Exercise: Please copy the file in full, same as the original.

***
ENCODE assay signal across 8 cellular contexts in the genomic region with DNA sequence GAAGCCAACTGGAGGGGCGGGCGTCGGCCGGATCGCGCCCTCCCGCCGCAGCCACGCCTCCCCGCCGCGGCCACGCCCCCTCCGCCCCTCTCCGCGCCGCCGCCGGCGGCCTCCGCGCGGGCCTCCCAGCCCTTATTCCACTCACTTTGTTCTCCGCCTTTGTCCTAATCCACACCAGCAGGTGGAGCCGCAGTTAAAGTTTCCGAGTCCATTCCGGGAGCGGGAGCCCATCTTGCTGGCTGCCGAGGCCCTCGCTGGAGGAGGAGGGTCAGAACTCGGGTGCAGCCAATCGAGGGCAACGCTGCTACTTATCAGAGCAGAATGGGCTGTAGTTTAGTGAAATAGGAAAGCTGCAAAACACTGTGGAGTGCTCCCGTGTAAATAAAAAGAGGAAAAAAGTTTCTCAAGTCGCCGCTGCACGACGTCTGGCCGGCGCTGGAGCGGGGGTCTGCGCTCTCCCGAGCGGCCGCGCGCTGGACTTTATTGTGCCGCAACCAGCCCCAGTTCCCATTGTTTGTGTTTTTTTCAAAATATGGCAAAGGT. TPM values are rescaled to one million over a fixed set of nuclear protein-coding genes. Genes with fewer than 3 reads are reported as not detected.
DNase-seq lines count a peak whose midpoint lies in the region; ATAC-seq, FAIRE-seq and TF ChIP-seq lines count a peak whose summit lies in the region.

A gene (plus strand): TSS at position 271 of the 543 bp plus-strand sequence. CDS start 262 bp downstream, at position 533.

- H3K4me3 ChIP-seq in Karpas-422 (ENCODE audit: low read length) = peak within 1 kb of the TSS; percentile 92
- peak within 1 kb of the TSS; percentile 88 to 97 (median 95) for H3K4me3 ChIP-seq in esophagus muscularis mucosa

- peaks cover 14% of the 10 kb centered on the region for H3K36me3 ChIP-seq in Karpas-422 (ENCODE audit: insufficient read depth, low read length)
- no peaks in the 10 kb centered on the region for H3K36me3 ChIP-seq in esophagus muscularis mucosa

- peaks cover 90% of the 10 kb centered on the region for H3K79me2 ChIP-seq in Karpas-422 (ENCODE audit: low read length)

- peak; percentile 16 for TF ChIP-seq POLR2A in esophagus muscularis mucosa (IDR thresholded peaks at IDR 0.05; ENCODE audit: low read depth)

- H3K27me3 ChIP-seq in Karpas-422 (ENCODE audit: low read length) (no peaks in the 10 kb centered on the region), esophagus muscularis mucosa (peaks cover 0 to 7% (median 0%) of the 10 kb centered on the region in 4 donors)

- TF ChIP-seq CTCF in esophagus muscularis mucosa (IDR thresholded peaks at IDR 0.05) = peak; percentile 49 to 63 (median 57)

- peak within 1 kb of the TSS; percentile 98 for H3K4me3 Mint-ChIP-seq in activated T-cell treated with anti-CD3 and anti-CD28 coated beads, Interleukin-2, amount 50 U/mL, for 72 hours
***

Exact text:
ENCODE assay signal across 8 cellular contexts in the genomic region with DNA sequence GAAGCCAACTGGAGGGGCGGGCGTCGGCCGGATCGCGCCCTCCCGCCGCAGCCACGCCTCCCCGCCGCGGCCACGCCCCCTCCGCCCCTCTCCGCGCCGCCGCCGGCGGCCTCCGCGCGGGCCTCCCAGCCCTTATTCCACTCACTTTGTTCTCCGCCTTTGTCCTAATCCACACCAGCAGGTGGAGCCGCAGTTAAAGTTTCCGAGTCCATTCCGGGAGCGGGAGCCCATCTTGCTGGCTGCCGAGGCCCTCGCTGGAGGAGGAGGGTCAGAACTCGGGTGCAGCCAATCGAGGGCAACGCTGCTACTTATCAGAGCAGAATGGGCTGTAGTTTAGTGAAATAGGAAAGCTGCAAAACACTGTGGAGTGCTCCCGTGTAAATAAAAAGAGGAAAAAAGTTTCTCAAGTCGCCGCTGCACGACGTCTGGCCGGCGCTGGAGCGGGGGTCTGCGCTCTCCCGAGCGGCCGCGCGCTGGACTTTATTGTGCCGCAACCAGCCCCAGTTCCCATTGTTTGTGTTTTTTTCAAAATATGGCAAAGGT. TPM values are rescaled to one million over a fixed set of nuclear protein-coding genes. Genes with fewer than 3 reads are reported as not detected.
DNase-seq lines count a peak whose midpoint lies in the region; ATAC-seq, FAIRE-seq and TF ChIP-seq lines count a peak whose summit lies in the region.

A gene (plus strand): TSS at position 271 of the 543 bp plus-strand sequence. CDS start 262 bp downstream, at position 533.

- H3K4me3 ChIP-seq in Karpas-422 (ENCODE audit: low read length) = peak within 1 kb of the TSS; percentile 92
- peak within 1 kb of the TSS; percentile 88 to 97 (median 95) for H3K4me3 ChIP-seq in esophagus muscularis mucosa

- peaks cover 14% of the 10 kb centered on the region for H3K36me3 ChIP-seq in Karpas-422 (ENCODE audit: insufficient read depth, low read length)
- no peaks in the 10 kb centered on the region for H3K36me3 ChIP-seq in esophagus muscularis mucosa

- peaks cover 90% of the 10 kb centered on the region for H3K79me2 ChIP-seq in Karpas-422 (ENCODE audit: low read length)

- peak; percentile 16 for TF ChIP-seq POLR2A in esophagus muscularis mucosa (IDR thresholded peaks at IDR 0.05; ENCODE audit: low read depth)

- H3K27me3 ChIP-seq in Karpas-422 (ENCODE audit: low read length) (no peaks in the 10 kb centered on the region), esophagus muscularis mucosa (peaks cover 0 to 7% (median 0%) of the 10 kb centered on the region in 4 donors)

- TF ChIP-seq CTCF in esophagus muscularis mucosa (IDR thresholded peaks at IDR 0.05) = peak; percentile 49 to 63 (median 57)

- peak within 1 kb of the TSS; percentile 98 for H3K4me3 Mint-ChIP-seq in activated T-cell treated with anti-CD3 and anti-CD28 coated beads, Interleukin-2, amount 50 U/mL, for 72 hours